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Closures: Front to Back

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Closures are often viewed as an arcane art in the land of JavaScript. Once mastered, they allow you to write some truly amazing JavaScript. This article will get you up to speed on the magic of JavaScript closures.


What Is A Closure?

One of the key truths of JavaScript is that everything is an object. This, of course, includes functions.

A closure is nothing more than a function object with a related scope in which the function's variables are resolved.

Closures get their name because of the way they close over their contents. Consider the following bit of JavaScript:

topping = "anchovi";
function pizzaParty(numSlices) {
	var topping = "pepperoni",

	innerFunction = function() {
		var topping = "ham";
		console.log(" .....But put " + topping + " on " + numSlices + " slices");
	};

	console.log("This pizza is all about the " + topping);

	innerFunction();
}
pizzaParty(3);

If you open up your favorite console and run that bad boy, you will be greeted with a delicious message to the effect of "This pizza is all about the pepperoni ..... But put ham on 3 slices." This example illustrates some key concepts of JavaScript that are crucial to getting a hold on closures.

A Closure is a Function Object

How many function objects are in the above code? Well... we have our pizzaParty function, and nested in that function is innerFunction. Math hasn't always been my strong suit, but 1 + 1 = 2 in my book. Each function object has its own set of variables, which are resolved in each function's scope.

A Closure Has its Own Scope

Closures can't be fully understood without a firm grounding in scope. JavaScript's scope mechanism is what allows each function to have its own topping variable, and without it we might have too much pepperoni, too little ham, or *gasp* ... some anchovies at our pizza party. Let's use a quick illustration to better illustrate this idea.

Functions are executed using the scope that was in effect when the function was defined. It has nothing to do with the scope in effect when the function is called.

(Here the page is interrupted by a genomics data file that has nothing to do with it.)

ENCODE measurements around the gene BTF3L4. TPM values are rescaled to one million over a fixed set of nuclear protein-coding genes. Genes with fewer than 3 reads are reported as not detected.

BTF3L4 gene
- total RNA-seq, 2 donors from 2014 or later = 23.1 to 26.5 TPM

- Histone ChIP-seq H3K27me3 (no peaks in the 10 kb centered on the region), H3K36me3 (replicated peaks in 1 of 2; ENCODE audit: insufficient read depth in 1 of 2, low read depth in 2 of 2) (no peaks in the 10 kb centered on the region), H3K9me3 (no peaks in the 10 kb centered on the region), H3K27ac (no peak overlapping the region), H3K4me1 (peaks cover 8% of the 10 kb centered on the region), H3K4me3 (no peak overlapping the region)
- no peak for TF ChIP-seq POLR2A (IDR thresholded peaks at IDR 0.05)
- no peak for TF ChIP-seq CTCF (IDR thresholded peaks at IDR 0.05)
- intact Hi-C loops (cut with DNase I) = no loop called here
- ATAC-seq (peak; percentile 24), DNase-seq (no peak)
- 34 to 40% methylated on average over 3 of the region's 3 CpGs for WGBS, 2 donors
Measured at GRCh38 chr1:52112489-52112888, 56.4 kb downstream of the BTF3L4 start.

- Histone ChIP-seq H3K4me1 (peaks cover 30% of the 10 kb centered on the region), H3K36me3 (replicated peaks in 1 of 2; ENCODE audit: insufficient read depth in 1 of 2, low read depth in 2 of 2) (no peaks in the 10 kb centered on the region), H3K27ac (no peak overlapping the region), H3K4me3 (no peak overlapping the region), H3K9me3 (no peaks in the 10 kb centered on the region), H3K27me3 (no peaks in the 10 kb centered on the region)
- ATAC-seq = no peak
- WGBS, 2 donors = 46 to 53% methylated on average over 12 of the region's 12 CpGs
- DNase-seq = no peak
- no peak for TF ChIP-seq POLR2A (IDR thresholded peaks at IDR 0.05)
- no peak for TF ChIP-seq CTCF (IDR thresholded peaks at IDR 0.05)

Variable Accessibility Works Outside-In

The green arrows show that accessibility works from the outside in. Variables defined in the scope outside of a function are accessibile from within it.

If we were to omit the topping variable from inside the pizzaParty function, then we would get a message like "This pizza is all about the anchovi", but since pizzaParty has a topping variable within its own scope; those salty suckers will never get near our pizza party.

Likewise, the numSlices parameter can be accessed from within innerFunction because it is defined in the scope above - in this case the scope of pizzaParty.

Variable Accessibility Does Not Work Inside-Out

The red arrows show that variables in scope for a function are never accessible outside of that function. This is the case only when a variable meets one of the following conditions:

  1. The var keyword is being used.
  2. The variable is a parameter to the function or an outer function.
  3. The variable is a nested function.

Omitting the var keyword when setting a variable will cause JavaScript to set the closest named variable in outer functions all the way up to the global scope. So, using our example, the ham topping in innerFunction cannot be accessed from pizzaParty, and the pepperoni topping in pizzaParty cannot be accessed out in the global scope where the anchovi dwells.

JavaScript Uses Lexical Scoping

Lexical scope means functions are executed using the variable scope in effect when the function was defined. It has nothing to do with the scope in effect when the function is called. This fact is crucial to unlocking the power of closures.

Now that we understand what a closure is, and what scope means for closures, let's dive into some classic use cases.


Using Closures For Privacy

Closures are the way to conceal your code from the public eye. With closures, you can easily have private members that are shielded from the outside world:

(function(exports){

	function myPrivateMultiplyFunction(num,num2) {
		return num * num2;
	}

	//equivalent to window.multiply = function(num1,num2) { ...
	exports.multiply = function(num1,num2) {
		console.log(myPrivateMultiplyFunction(num1,num2));
	}

})(window);

With closures, you can easily have private members that are shielded from the outside world.

Let's break it down. Our top level function object is an anonymous function:

(function(exports){
	
})(window);

We invoke this anonymous function right away. We pass it the global context (window in this case) so we can "export" one public function, but hide everything else. Because the function myPrivateMultiplyFunction is a nested function, it exists only within the scope of our closure; so we can use it anywhere inside this scope, and only in this scope.

JavaScript will hold a reference to our private function for use inside the multiply function, but myPrivateMultiplyFunction cannot be accessed outside of the closure. Let's try this out:

multiply(2,6) // => 12
myPrivateMultiplyFunction(2,6) // => ReferenceError: myPrivateMultiplyFunction is not defined

The closure has allowed us to define a function for private use, while still allowing us to control what the rest of the world sees. What else can closures do?


Using Closures For Meta-Programming

Closures are quite handy when it comes to generating code. Tired of remembering all those pesky key codes for keyboard events? A common technique is to use a key map:

var KeyMap = {
	"Enter":13,
	"Shift":16,
	"Tab":9,
	"LeftArrow":37
};

Then, in our keyboard event, we want to check if a certain key was pressed: